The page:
The nexus of the climate crisis and socioeconomic and political inequalities is at the root of various types of climate injustices. For decades, hundreds of thousands of poor Indians have died prematurely because of unacceptably high levels of air and water pollution. A recent study estimates that about 2.5 million people in India die every year because of toxic air (30.7 per cent of all deaths in the country) (Vohra et al. 2021). Similarly, the tens of millions of people displaced by annual floods, the hundreds of deaths because of heatwaves, and enormous disruptions to poor people’s lives due to climate disasters find scant mention in the national press.

These statistics are rarely a subject of public debate in India, except when a health minister, who also happened to be a doctor, denied the existence of data that link air pollution to premature deaths in India (Kaur 2019). Clearly, the worst impacts of air pollution and the climate crisis are being denied, ignored, and normalised, because these burdens fall on the urban poor, women, Dalits, Adivasis, Muslims, and other marginalised people with little political voice. Accordingly, India is an archetypal site for the manifestation of the myriad injustices associated with the climate crisis.

Women from the Dongria Kondh tribe gather on top of the Niyamgiri mountain near Lanjigarh, Odisha, February 21, 2010. Photo: Reuters/Reinhard Krause


Tamil Nadu Women’s Collective[footnote]This information is based on several interviews the authors conducted with Sheelu Francis of the TNWC between June and August 2020.[/footnote]

In Tamil Nadu, high levels of landlessness coupled with neoliberal reforms have led to a repurposing of agricultural land for non-agricultural uses. This has restricted the availability of arable land for landless women, particularly those from marginalised communities (Murthy 2017). In 2020, when we wrote this chapter, there was no large-scale organic farming programme in the state, although activists were demanding an agroecology policy. Tamil Nadu has a few programmes for rural women, most of which tend to focus on credit and livelihoods. Mahalir Thittam is a women’s self-help group (SHG) building and poverty alleviation programme that operates in both urban and rural areas targeting women from poor households.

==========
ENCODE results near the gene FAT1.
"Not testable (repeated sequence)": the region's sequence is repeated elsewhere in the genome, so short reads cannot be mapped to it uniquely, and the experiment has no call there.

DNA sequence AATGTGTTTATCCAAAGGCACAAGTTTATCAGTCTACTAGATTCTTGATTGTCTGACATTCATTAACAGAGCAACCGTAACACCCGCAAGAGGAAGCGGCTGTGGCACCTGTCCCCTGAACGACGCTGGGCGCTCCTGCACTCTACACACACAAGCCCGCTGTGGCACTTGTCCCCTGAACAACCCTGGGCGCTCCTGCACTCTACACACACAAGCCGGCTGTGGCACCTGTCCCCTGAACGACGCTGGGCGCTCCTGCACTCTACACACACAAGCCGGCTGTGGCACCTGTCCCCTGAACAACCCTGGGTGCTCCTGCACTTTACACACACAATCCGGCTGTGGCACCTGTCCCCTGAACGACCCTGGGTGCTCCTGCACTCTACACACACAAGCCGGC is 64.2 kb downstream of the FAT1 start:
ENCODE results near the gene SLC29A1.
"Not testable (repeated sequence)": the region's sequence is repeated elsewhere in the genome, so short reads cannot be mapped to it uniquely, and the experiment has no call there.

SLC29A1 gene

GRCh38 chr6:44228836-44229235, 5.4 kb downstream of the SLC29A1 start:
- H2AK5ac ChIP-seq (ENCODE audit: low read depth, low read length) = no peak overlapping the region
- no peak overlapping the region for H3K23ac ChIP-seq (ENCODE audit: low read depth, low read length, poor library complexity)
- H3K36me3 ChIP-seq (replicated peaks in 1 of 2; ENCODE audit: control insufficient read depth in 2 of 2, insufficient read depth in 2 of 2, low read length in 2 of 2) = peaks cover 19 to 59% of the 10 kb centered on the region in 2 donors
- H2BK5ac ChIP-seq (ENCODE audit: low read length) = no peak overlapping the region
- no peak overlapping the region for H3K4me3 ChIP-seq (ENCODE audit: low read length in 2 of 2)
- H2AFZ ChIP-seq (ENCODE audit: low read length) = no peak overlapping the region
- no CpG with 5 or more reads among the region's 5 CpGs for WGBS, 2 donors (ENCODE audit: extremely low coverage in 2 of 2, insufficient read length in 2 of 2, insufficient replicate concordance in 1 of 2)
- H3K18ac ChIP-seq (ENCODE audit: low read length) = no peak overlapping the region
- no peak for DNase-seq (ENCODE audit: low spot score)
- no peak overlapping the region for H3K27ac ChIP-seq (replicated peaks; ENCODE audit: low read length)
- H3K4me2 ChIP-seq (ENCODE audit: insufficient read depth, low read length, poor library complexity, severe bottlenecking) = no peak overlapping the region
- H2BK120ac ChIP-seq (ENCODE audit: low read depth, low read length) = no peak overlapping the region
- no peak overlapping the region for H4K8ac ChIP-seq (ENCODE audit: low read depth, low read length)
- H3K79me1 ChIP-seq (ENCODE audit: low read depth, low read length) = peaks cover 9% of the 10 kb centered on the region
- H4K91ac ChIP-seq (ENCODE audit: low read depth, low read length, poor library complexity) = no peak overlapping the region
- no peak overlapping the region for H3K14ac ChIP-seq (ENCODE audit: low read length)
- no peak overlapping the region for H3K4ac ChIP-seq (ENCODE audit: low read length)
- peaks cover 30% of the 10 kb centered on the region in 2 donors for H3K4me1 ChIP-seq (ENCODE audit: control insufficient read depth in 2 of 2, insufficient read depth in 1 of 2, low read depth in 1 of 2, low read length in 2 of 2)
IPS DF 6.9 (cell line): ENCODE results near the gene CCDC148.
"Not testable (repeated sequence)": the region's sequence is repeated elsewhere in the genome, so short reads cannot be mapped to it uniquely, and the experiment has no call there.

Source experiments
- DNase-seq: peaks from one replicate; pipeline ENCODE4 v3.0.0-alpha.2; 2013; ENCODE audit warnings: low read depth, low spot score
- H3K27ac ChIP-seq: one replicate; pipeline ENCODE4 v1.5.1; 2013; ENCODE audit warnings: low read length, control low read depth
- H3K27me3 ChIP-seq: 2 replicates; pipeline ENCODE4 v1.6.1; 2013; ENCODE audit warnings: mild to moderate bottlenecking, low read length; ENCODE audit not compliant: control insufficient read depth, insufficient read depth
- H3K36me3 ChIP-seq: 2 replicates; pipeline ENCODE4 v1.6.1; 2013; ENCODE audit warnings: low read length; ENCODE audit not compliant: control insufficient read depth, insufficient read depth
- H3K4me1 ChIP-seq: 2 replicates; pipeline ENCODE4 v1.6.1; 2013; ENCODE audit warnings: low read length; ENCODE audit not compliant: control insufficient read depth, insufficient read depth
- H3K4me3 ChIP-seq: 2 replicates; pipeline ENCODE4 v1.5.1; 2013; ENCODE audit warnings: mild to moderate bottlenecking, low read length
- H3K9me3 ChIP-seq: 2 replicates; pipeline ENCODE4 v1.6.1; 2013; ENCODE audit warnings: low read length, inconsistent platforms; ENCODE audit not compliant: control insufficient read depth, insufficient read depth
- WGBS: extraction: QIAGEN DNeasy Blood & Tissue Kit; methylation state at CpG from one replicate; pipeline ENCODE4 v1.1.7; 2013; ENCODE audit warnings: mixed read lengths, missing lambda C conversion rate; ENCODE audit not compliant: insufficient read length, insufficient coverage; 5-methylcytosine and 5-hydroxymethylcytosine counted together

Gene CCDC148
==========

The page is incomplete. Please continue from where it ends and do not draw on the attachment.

The Tamil Nadu Rural Livelihoods Mission (TNRLM) is a livelihood-focused poverty alleviation programme linked to the Indian government’s National Rural Livelihoods Mission (NRLM), which includes some support for sustainable agriculture. The NRLM promotes agroecology to enhance women’s livelihoods and climate resilience. In particular, one of the NRLM’s more recent programmes, Mahila Kisan Sashaktikaran Pariyojana (MKSP, translated as ‘Women Farmers’ Empowerment Programme’), focuses on women and agroecology and is being implemented through the TNRLM. The MKSP programme aims to support 42,359 women in undertaking agroecological methods; however, there is no specific focus on landless women (Murthy 2017).

Women’s land access in the state is due less to policy and more to do with the self-led initiatives of SHGs and the presence of a strong women’s land rights movement that has helped landless women file petitions with the state to access unused government lands (Murthy 2017). A key member of the women’s land rights movement in Tamil Nadu is the TNWC, a state-level federation of women’s groups founded in 1994. With a membership of over 150,000 women, the TNWC is spread over 16 districts in Tamil Nadu. In its initial years, the TNWC provided counselling and legal aid to women who were victims of sexual violence, particularly caste-based sexual violence, which commonly arises in conflicts with landlords. Over time, the organisation has expanded its activities to include sustainable solutions to food security and health. In this context, a focus on agroecology and land access has become one of the key pillars of the collective.

The TNWC organises women into SHGs called sangams. These sangams engage in group savings to improve women’s financial security and access to credit. TNWC leaders note that women come together in groups to share farming resources, particularly land. Most of the TNWC’s members are Dalits and tend to be either landless labourers or cultivators of small plots of land. Many of the women are single – either widowed, abandoned by partners, or unmarried – who single-handedly shoulder the responsibility of running their households. Most have no education. The women face discrimination for being Dalit and single, and rarely have access to land or other types of support from the government. Less than 10 per cent of TNWC members have land titles to their name. But the TNWC recognises women’s fundamental right to land and provides political education for women around this right. Some of the sangam members have been approached by state agencies to join state programmes.